How to Scale Company Culture

MVF founder Jules Hopkinson talks about his experience of scaling company culture within MVF. He explains how company culture is crucial - it is a reflection of the people that sit within the business and it's the people in the business that spot the opportunities.

Set your values high

Scaling that culture comes down to having an agreed set of values. Having the right values defines your culture, so that as you scale you know what it is you're looking for in your people. This means you can hire more of those people because you know you've got a formula for attracting the right sorts of people. It’s always about people and character. When recruiting, spend more time screening for character than for skill. While skills can be learned, it is much harder to cultivate attitude and character. This practice, known as “hire for attitude and train for skill,” was pioneered by Southwest about 40 years ago. Once you’ve hired the right people, treat them right. The best long-term retention strategy is to mentor people toward meaningful roles. Within MVF specially what matters more than any extrinsic rewards is pushing and developing people towards their full potential.

Aim for Longevity

Scaling company culture is important for the longevity of the business and for it to thrive after its founders have moved on. In order for a company to prosper it is dependable on great people and culture, and great people and culture are affiliated most with high performing organisations. Fundamental to the company culture of MVF are what employees feel when they come to work, and what clients feel when they do business with the company. The founders believe they have been lucky enough to hit upon the right culture, and now are working to preserve and scale it.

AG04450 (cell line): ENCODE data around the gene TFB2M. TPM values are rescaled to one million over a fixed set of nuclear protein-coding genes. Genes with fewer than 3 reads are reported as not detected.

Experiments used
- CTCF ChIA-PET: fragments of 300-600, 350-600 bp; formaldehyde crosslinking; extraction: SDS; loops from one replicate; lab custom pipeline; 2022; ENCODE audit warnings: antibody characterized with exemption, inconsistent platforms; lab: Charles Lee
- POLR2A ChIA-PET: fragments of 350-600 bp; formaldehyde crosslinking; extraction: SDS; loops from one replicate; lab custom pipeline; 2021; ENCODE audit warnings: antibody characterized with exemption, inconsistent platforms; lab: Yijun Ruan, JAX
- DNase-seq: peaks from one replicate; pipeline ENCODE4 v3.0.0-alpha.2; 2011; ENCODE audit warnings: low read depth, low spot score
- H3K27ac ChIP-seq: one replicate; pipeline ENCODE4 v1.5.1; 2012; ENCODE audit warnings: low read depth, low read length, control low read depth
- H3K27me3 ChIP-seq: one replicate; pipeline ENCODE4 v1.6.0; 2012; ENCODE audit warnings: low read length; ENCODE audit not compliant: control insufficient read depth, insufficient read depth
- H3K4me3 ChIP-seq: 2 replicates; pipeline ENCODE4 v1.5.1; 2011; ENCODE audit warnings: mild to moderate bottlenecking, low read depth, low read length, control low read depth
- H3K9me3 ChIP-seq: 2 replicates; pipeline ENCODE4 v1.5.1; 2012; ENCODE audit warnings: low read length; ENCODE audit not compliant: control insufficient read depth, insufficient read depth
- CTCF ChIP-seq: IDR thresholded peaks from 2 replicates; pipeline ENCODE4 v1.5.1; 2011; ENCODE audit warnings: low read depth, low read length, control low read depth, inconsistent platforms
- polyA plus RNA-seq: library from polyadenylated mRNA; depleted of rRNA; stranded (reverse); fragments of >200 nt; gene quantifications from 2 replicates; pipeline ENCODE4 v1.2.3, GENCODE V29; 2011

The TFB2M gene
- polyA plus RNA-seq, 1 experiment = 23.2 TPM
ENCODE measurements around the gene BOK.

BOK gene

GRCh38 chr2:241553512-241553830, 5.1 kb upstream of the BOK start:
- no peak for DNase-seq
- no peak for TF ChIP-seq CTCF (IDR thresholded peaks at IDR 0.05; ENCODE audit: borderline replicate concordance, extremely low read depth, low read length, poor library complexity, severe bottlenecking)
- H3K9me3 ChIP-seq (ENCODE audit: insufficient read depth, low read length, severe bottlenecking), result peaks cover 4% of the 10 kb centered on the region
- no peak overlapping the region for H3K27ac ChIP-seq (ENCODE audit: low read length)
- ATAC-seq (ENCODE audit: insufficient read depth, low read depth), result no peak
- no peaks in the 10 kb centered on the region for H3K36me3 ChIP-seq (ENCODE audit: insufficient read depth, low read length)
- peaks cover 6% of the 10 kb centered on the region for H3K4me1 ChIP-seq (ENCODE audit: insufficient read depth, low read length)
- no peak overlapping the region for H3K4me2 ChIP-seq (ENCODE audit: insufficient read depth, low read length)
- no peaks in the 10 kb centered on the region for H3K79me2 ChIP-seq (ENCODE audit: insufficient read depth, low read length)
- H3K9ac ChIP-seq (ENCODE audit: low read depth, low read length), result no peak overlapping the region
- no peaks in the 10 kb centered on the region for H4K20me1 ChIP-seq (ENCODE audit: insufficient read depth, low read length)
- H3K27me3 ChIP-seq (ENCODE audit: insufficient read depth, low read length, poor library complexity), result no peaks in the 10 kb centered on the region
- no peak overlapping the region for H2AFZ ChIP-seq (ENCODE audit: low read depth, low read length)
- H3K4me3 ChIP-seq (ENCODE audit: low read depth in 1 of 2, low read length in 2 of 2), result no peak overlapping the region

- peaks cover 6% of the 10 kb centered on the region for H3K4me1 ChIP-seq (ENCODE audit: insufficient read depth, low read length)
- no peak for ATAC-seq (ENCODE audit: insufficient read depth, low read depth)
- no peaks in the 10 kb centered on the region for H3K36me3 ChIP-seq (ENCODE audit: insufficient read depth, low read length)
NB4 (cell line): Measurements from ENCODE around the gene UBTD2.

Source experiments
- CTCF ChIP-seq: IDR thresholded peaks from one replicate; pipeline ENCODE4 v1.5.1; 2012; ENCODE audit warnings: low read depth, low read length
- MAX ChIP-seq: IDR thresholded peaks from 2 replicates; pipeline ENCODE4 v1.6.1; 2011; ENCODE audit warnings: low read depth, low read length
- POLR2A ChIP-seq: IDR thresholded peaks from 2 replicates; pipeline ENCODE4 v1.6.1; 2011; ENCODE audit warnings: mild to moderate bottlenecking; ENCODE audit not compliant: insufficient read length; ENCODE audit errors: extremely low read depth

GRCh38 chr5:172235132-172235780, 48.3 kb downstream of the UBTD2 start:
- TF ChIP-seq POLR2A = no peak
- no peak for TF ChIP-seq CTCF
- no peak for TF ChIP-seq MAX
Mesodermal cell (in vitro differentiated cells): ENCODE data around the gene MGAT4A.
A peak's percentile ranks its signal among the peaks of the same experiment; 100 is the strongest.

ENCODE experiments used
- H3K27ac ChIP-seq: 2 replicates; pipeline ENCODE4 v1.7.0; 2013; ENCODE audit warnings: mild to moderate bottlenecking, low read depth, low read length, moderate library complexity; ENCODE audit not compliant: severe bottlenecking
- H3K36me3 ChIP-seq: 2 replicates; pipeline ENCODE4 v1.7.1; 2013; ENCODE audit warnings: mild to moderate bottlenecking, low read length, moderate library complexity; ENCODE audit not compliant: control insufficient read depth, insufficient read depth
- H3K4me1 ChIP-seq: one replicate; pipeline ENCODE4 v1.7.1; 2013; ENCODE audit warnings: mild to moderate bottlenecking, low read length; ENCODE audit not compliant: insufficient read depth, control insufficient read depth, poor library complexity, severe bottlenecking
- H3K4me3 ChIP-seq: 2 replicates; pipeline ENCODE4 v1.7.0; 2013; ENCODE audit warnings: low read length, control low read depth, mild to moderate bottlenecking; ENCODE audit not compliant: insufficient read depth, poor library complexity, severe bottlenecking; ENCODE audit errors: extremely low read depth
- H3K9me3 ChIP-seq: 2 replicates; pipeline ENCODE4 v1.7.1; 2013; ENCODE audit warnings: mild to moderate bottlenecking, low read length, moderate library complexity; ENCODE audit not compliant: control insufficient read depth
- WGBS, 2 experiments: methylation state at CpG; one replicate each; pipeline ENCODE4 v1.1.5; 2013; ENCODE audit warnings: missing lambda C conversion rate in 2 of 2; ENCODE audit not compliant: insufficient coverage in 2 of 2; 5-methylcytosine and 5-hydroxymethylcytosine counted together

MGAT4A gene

Give your People Purpose

Jules has observed some important principles for building and scaling a culture that can live beyond a set of founders to become a lasting institution. The company must start with purpose, so from the outset you need to understand the cause behind your brand and why your company is focusing on what it is doing. This is about mission, not marketing. What calling does your business serve? This should feel authentic, inspirational, and aspirational. Leaders must reflect the firm’s values and standards, thus leading by example. They must be the strongest representations of the firm’s culture and purpose, not just writing or memorising the mission statement, but rather adopting and exemplifying what the company stands for.

Secondly, the business must define common language, values, and standards. Great cultures need a common language that allow people to actually understand each other: first, a common set of values, which are the evergreen principles of the firm, and second, a common set of standards by which a business will measure how they’re upholding those principles. A cohesive culture will happen only when you have common language, common values, and common standards.

Pursue, project, and act with truth. This falls under the company values category, self-awareness and truth-seeking are crucial. This may also be called integrity, but truth seeking and self-awareness are slightly different. If integrity is best described as “doing the right thing, even when nobody is watching,”(C.S. Lewis) then truth-seeking and self-awareness are about having the ability to be completely honest about your own strengths, weaknesses, and biases. This applies not only to the leadership team, but every single employee in order to create an authentic and strong culture that can scale up with ease as the company grows.

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